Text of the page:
• In California, there is no legal distinction between DWI and DUI; the terms are used interchangeably to refer to driving under the influence of alcohol or drugs.

2. Can I be charged with a DUI if my BAC is under 0.08%?

  • Yes, you can still be charged with a DUI if you show signs of impairment, even with a BAC under 0.08%.

3. What is the legal BAC limit for drivers 21 and over in California?

  • The legal blood alcohol concentration (BAC) limit is 0.08% for drivers 21 and over.

4. Are there different penalties for DUI involving alcohol and drugs?

  • No, the penalties for DUI involving alcohol or drugs are generally the same in California.

5. Can I refuse a breathalyzer or blood test in California?

  • You can, but refusing a chemical test can result in automatic license suspension and other penalties under California's implied consent law.

6. What happens if I'm under 21 and caught with any alcohol in my system?

  • You can face legal consequences under California's Zero Tolerance law, even for a small amount of alcohol.

7. Can I be charged with DUI if I'm taking prescription medication?

  • Yes, if prescription medication impairs your ability to drive, you can be charged with DUI.

8. What are the penalties for a first-time DUI offense in California?

  • Penalties may include fines, license suspension, mandatory alcohol education programs, and possible jail time.

9. How long does a DUI stay on my record in California?

  • A DUI conviction can remain on your record for 10 years.

10. Can DUI convictions be expunged in California? 

  • In some cases, yes, after completing probation and other requirements.

11. Are there enhanced penalties for repeat DUI offenses? 

  • Yes, penalties increase with each subsequent DUI conviction within a 10-year lookback period.

12. What are the penalties for DUI causing injury in California? 

  • Penalties can include longer jail time, higher fines, and possible felony charges.

13. Can I face a felony charge for DUI in California? 

  • Yes, under certain circumstances, such as multiple prior DUI convictions or causing serious injury.

14. Can DUI convictions affect my insurance rates? - Yes, DUI convictions can lead to significantly higher insurance premiums.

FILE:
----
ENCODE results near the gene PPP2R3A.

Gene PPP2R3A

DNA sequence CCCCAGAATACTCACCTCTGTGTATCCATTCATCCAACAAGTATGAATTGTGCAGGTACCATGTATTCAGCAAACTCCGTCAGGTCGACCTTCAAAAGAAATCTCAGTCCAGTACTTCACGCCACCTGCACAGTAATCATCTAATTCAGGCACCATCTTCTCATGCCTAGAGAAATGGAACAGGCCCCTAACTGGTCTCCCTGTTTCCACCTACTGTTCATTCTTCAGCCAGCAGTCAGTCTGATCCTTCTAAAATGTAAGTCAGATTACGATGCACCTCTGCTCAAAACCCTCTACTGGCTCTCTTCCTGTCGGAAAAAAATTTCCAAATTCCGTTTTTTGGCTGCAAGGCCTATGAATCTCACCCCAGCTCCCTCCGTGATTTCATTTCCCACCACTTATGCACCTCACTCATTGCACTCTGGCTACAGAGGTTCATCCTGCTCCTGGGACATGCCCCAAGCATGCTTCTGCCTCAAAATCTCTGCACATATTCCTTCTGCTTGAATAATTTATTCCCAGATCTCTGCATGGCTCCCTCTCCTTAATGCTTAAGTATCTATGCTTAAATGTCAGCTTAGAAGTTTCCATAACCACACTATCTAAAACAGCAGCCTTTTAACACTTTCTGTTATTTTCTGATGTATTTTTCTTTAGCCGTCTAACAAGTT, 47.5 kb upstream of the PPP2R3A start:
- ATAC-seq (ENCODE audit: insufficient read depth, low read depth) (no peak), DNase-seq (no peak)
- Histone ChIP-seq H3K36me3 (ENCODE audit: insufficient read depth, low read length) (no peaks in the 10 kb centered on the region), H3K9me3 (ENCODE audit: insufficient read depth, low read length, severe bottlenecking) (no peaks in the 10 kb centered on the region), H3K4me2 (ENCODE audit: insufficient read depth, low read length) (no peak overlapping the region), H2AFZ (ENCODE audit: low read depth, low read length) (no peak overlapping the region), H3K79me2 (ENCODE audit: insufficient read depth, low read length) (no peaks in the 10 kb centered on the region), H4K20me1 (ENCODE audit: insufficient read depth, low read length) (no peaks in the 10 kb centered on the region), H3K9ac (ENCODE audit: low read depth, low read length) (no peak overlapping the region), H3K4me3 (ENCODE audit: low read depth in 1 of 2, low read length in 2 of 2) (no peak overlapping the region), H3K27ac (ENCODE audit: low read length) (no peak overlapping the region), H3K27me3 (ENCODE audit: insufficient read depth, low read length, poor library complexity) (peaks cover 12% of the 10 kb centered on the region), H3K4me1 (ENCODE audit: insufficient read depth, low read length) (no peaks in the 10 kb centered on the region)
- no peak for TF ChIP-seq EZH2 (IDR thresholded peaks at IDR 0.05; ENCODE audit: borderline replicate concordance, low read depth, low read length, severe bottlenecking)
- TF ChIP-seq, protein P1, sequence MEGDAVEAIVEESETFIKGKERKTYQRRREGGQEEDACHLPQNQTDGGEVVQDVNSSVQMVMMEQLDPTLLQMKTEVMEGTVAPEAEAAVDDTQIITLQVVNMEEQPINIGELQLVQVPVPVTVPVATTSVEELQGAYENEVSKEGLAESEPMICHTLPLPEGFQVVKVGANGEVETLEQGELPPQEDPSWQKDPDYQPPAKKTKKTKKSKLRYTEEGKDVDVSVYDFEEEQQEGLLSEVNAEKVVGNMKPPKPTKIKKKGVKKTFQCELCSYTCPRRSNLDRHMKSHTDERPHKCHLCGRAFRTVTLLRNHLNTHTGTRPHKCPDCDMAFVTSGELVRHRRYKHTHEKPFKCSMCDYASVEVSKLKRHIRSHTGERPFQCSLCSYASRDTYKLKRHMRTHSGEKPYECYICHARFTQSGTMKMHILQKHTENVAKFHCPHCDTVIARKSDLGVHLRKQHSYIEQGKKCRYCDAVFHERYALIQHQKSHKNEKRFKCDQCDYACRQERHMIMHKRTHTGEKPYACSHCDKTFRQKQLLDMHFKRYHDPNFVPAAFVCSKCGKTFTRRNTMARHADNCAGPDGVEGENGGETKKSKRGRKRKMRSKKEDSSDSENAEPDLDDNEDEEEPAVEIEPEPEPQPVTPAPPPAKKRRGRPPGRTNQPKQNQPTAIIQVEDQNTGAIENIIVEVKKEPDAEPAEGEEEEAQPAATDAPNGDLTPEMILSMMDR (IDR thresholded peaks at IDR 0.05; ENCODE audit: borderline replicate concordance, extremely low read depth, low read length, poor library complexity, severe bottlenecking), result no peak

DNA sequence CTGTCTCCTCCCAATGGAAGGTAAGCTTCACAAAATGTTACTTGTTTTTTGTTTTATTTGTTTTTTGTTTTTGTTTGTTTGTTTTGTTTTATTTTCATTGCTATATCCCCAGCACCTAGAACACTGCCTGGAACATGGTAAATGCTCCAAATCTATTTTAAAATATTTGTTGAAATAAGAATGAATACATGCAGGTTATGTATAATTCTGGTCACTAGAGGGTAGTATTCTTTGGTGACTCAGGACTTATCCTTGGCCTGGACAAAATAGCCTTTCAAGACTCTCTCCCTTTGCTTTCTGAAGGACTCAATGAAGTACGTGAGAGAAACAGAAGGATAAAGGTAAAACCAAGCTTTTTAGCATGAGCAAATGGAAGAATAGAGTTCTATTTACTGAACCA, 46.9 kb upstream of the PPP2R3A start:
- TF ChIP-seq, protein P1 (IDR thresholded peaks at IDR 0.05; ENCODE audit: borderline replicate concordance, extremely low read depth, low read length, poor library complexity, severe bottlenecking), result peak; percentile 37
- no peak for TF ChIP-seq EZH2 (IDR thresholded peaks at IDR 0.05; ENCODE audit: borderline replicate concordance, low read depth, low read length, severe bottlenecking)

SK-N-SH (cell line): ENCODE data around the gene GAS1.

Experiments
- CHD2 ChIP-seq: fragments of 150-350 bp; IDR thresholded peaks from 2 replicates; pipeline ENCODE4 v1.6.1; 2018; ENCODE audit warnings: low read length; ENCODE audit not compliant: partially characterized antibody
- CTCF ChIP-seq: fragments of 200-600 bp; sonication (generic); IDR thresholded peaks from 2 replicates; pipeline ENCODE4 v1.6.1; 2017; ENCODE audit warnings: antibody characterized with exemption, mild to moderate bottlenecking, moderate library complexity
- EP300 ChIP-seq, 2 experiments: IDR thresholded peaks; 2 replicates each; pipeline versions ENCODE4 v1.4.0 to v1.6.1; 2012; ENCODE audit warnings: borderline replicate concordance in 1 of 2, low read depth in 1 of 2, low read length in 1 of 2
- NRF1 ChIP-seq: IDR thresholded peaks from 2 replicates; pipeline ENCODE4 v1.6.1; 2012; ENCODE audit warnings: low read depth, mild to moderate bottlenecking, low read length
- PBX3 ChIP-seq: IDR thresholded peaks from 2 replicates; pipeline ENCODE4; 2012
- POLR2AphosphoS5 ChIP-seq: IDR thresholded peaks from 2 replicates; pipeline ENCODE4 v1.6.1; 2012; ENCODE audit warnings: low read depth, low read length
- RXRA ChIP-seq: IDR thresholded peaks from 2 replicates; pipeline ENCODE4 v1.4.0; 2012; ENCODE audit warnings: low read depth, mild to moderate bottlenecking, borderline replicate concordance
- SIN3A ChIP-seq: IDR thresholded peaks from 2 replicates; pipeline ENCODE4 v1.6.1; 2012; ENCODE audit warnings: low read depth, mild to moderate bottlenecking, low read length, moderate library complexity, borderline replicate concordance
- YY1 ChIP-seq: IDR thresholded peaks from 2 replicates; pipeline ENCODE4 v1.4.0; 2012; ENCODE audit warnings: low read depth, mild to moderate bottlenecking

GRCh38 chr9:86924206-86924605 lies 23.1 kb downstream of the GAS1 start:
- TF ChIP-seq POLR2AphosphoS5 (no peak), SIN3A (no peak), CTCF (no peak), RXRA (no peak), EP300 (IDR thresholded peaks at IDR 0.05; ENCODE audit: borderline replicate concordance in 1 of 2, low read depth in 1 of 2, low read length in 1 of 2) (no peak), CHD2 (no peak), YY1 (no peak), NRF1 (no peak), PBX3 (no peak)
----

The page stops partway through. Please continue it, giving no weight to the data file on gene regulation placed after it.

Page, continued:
15. Can I represent myself in a DUI case in California? 

  • While possible, it's highly recommended to seek legal representation due to the complexities of DUI law.

16. Do DUI checkpoints occur in California?

  • Yes, law enforcement conducts DUI checkpoints to deter impaired driving.

17. What are field sobriety tests, and do I have to take them?

  • Field sobriety tests are assessments of physical and cognitive abilities; you have the right to refuse them.

18. Can a DUI affect my professional licenses? 

  • Yes, some professions have licensing boards that consider DUI convictions when assessing licenses.

19. Can I get a restricted license after a DUI suspension? 

  • In many cases, yes, you may be eligible for a restricted license to drive to work or school.

20. Can I travel to Canada with a DUI conviction? 

  • A DUI conviction may affect your ability to enter Canada; it's recommended to check Canadian entry requirements.

21. Can I challenge the legality of a DUI checkpoint stop?

  •  Yes, under certain circumstances, you can challenge the legality of a checkpoint stop.

22. What is the best way to choose a DUI lawyer in California? 

  • Look for a lawyer with experience in DUI cases, good reviews, and a proven track record.

23. Can I refuse a breathalyzer test without consequences?

  • Refusing a breathalyzer test can lead to license suspension and other penalties.

24. Can I get a DUI while parked or sleeping in my car?

  • If you're in control of the vehicle and impaired, you can potentially be charged with DUI.

25. Are DUI laws different for commercial drivers in California? 

  • Yes, the BAC limit for commercial drivers is lower (0.04%) and DUI penalties can affect commercial licenses.

26. Can I plea bargain a DUI charge in California? 

  • Plea bargaining might be possible to reduce charges, but it's subject to legal procedures.

27. What's the difference between a wet reckless and a DUI in California? 

  • A "wet reckless" is a reduced charge that carries less severe penalties than a DUI.

28. Can I be arrested for DUI if I'm not driving? 

  • In some cases, you might still be arrested if you're in control of the vehicle and impaired.

29. Can I attend alcohol education programs online after a DUI in California? 

  • Some programs might offer online options, but it's important to check with the court for approval.

30. Can I fight a DUI charge in California?

  • Yes, you can contest a DUI charge with the help of a legal professional who can challenge evidence and procedures.

About the Author

John Campanella

I have been representing people accused of drunk driving since I began practicing in 1995. I am active member of the National College of DUI Defense, a member of California DUI Lawyers Association, I am certified by the National Highway and Traffic Association for the administration of Field Sobriety Tests. I regularly attend DUI continuing education of the Bar, have tried over 35 Jury Trials, hundreds of pretrial motions and over 1000 DMV hearings all relating to DUI cases.